A second apprehensiveness I had was how would the unused teeing areas blend into the design? The answer is rather simpleÖonce I saw it in action. The teeing areas are kind of half built and often more rounded. When using the tees, they are obviously tees. When not in play they blend into the surrounding area. Without the creative single flags indicating the tee positions one has to pay attention as to where the opposite course tees are. Itís a slick solution that on some level took some thinking outside the box. Related to tees are the mounding etc for the greens. The integrated shaping to make these features part of the hole from any angle must have been an unusual assignment. The flow of this work with the overall aesthetic is marvelous. The shaping to conceal some of the more aggressive crowned nature of the greens is a bit of razzle dazzle.
A final worry of mine was carts. The Loop was lucky in that the course was designed not to use carts. However, carts are most certainly and regretfully on display far too much. A counter-measure is the carts are programmed to restrict their use. At least there arenít dreadful cart paths cutting through the course which would diminish the aesthetic moreso than the ďcart tracksĒ easily seen on short grass. Letís hope cart paths are never built, although I wonder if open hard sandy areas in pinch points etc may help disguise the minor damage.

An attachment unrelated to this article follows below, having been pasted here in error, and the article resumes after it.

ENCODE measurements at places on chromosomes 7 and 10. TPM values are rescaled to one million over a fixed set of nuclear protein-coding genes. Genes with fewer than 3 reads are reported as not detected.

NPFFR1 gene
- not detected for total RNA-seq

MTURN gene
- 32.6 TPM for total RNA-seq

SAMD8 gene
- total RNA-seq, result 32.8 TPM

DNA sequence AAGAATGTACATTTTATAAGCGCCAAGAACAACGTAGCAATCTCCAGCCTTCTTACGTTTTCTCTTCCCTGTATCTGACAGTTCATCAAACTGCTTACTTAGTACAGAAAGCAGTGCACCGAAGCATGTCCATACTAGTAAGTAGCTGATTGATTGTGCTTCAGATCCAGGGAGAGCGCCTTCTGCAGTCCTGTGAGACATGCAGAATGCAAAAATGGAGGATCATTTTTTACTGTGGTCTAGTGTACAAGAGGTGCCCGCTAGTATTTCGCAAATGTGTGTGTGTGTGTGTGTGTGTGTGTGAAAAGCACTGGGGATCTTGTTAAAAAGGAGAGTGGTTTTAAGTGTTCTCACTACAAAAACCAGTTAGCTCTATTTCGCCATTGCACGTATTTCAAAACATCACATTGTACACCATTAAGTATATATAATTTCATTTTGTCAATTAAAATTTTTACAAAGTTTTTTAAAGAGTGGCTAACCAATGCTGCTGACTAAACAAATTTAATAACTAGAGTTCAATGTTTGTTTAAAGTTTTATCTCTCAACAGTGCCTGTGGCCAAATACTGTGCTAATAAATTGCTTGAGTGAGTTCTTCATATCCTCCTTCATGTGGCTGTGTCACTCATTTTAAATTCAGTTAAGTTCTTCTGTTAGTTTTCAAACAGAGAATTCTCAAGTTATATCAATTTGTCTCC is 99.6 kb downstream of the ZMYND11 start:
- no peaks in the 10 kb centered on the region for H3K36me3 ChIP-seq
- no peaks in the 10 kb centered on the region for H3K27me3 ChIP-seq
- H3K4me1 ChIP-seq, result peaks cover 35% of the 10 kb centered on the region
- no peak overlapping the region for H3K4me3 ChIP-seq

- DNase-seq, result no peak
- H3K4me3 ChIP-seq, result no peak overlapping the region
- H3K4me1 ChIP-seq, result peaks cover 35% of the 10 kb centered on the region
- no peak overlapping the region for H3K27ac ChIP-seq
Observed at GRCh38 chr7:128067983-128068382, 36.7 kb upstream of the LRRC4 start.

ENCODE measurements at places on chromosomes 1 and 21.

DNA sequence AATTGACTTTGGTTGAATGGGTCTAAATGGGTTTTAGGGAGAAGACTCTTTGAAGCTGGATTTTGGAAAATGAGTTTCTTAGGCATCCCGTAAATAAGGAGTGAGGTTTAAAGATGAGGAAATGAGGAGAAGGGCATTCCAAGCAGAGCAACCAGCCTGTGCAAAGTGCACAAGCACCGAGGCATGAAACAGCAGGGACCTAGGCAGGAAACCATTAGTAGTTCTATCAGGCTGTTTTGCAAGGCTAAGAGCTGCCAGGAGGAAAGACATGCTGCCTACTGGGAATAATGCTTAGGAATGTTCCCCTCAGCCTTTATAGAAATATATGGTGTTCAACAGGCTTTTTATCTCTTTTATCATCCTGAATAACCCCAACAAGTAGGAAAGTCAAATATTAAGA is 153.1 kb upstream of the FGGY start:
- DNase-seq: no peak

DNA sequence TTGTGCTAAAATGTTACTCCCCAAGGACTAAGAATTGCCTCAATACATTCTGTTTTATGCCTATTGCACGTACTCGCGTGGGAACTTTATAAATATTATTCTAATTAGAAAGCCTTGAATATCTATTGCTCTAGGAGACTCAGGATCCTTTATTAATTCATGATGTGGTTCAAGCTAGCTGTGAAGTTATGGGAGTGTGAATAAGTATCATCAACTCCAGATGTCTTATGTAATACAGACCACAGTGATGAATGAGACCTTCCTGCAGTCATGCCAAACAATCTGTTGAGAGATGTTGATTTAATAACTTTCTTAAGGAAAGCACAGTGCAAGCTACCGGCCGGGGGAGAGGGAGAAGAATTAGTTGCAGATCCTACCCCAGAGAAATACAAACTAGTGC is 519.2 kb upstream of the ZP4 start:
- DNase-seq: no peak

After spending the night in one of the excellent lodges we made tracks to the Red Course (counter-clockwise). The opener is less welcoming than on the Black. The drive is semi-blind over a native area to a low lying section of the fairway shy of a few bunkers. After playing the hole I wondered if it may not be better to lay back off the tee for a better view of the tricky, sloping left green. The photo below is about 175 yards out after a lay-up.
An excellent par 5, the second features a much talked about green with the the large dip in the middle. On this hole the dip faces the fairway and isn't a bad line of approach for a long running second shot. However, a small mound is on this line and can shove a shot either left or right. The drive too is interesting for guys who can't hit the ball very far. There is a small bunker pinching the left side online with the green which is about 400 yards to carry in two. Below is the view of a typical second shot.
The fiesty mound and green.
Another shot with native encroaching the line of play. #3 tee shot is fairly narrow.
The open front green is a beauty.
The next tee is a fair walk to an area which feels like the middle of a fairway. Well it is, the fairway for another short hole, 15 Black. The plateau green feeds left to trouble over the rear. This is an excellent example of an understated hole of high quality.
More to follow.